Sisters of Providence postulant Mary Truong, left, stands with Srs. Mae Valdez, Germaine Chalifoux and Elizabeth Kaczmacrzyk at Providence Centre in Edmonton.


Sisters of Providence postulant Mary Truong, left, stands with Srs. Mae Valdez, Germaine Chalifoux and Elizabeth Kaczmacrzyk at Providence Centre in Edmonton.

August 17, 2015

When Mary Truong first met the Sisters of Providence, her heart leapt.

After seven years of teaching, travelling the world and acquiring her own house, a car, great friends and family, Truong, now 33, wished she was called to the single life.

But having struggled with discernment as far back as her first call to be a sister as a child, she mustered up the courage to take the first step to explore religious life.

She had seen different communities, Googled congregation websites and even tried a vocation match website in her discernment. The Sisters of Providence did not come up in her match results.

Truong had not knocked on their door, stumbled upon their website or even heard about the Canadian religious congregation before.

Yet when she first encountered the order, the connection was almost mystical. Truong had never set eyes on a Sister of Providence until a vocations retreat in Calgary last year.

Yet, in this crowded room filled with women, some in habits, representing at least 10 congregations, she remembers a distinct feeling. Truong describes it as being like that of the apostles, after Jesus rose from the dead, when they saw him again.

"Their hearts just leapt - or they had this reaction in their hearts - way before they knew that was Jesus, right," said Truong. "It was kind of a similar thing (with me).

"My heart reacted even though I didn't know who they were or what this thing was called."

Truong walked straight across the room and said, "Hi, my name is Mary, and I don't know who you are," she recalls, laughing.

Sister Mae Valdez remembers the exact date. It was June 1, 2014, and it was the first vocations event the new Filipino vocations director had organized. To say she was praying for the event to be a success is an understatement.


"For me, I was really begging God because I really love my community," said Valdez. "Not because I am a Sister of Providence, but it's the way that we do things.

"I'm really convinced we have to get vocations because I really believe in the ministries and how we do things.

"So I said, 'God, you are the number one vocation promoter' - and I really believe that God is the one who calls vocations so I could be his instrument. It's really a stroke of providence how I met Mary."

In June, Truong entered the Sisters of Providence as a postulant, joining the 531 professed sisters in the entire congregation, including nine candidates and three novices.

Edmonton-based Sister Elizabeth Kaczmarczyk, known as Sister Betty K, said the women have always relied on the providence of God. The congregation was officially founded in 1843 in Montreal as the Daughters of Charity, Servants of the Poor.


"However, the people the sisters served could not have cared less and nicknamed us Sisters of Providence because we were a group of women who relied on the providence of God to provide for the poor," said Kaczmarczyk.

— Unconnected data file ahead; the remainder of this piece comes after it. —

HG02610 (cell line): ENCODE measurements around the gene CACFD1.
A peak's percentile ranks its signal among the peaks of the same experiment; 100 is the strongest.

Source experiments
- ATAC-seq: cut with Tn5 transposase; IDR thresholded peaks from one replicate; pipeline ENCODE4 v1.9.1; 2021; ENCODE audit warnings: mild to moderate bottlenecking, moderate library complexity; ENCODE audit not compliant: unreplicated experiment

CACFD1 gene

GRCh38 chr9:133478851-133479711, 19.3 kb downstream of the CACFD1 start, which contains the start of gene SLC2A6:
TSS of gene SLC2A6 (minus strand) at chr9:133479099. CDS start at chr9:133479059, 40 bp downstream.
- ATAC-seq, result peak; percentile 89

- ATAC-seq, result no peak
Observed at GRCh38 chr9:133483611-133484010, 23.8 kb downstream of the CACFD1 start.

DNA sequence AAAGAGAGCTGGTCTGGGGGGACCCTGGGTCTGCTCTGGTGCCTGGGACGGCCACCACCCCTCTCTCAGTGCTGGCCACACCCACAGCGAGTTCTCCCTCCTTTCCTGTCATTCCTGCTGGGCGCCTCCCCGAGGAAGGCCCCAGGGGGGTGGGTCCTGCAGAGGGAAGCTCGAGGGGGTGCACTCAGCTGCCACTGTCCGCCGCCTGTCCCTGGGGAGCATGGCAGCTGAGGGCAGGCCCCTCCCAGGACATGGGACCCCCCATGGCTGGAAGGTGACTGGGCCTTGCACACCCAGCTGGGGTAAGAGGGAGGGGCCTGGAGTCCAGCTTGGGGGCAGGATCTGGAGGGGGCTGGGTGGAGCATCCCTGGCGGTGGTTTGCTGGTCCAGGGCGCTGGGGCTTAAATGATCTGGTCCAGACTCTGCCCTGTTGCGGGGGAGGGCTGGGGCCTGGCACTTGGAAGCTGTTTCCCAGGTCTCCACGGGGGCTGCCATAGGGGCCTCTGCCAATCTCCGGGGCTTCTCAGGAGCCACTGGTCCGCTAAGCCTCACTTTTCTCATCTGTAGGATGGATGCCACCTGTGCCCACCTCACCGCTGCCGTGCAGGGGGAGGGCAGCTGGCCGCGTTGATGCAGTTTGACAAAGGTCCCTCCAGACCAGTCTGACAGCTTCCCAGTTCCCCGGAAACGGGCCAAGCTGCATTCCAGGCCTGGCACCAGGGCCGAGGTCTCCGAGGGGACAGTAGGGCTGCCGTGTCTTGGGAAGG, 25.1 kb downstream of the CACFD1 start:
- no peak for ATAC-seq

"Also, through our resources, talents and gifts, we were a providence for the people, and eventually, that became our name."

Foundress Émilie Tavernier Gamelin was born in Montreal on Feb. 19, 1800 and married to Jean-Baptiste Gamelin in 1823. She had three children, who all died at an early age. Then, when Gamelin was 28, her husband died, leaving her a childless widow.

As she was grieving, her spiritual director gave her a picture of Our Mother of Sorrows, a picture of Mary holding the dead body of Jesus.

The director instructed Gamelin to pray to Mary who understands what it's like to lose a child or loved one. Comforted and strengthened by Our Mother of Sorrows, Gamelin developed a great devotion to Mary which carries on in the congregation today.

Gamelin devoted her life as a lay woman to serving the poor and caring for the aged, the sick, immigrants, orphans and the handicapped.

In 1841, Bishop Ignace Bourget of Montreal asked a different congregation of religious women to come to Canada. But the sisters in France sent word they would not be coming.

Led by the Holy Spirit, the bishop began the new Canadian community to pursue the work Gamelin had begun.

Blessed Émilie Gamelin died Sept. 23, 1851, one victim of a cholera epidemic. She was beatified Oct. 7, 2001.

Sister Germaine Chalifoux of Edmonton, said the sisters today, compelled by the love of Christ, pursue the same goals as Gamelin in their apostolate.

"The motto of our congregation is 'The charity of Christ impels us,'" she said. "In other words, wherever there's a need, we respond with love."


The congregation extended from the motherhouse in Montreal to become an international, multicultural, inter-generational community of religious women. They minister across Canada, the United States, Chile, El Salvador, Argentina, Haiti, Cameroon, Philippines and Egypt.

The Sisters of Providence have been active in Edmonton for just over 50 years; their key ministry, the Providence Centre in southwest Edmonton, opened in 1964.

Known as the Émilie Community, the congregation has about 45 members in Alberta, mostly in Edmonton.

Its ministries include:

  • Prayer and hospitality.
  • Retreats dedicated to spiritual growth, ecumenical gathering and grief recovery at Providence Renewal Centre.
  • An infirmary for retired sisters from a number of different religious orders.
  • The Anawim Place food bank in inner-city Edmonton.
  • The Father Lacombe Care Centre in Calgary.
  • Promotion of social and ecological justice.
  • Pastoral care, education, parish ministry, prison chaplaincy and ministry with the deaf.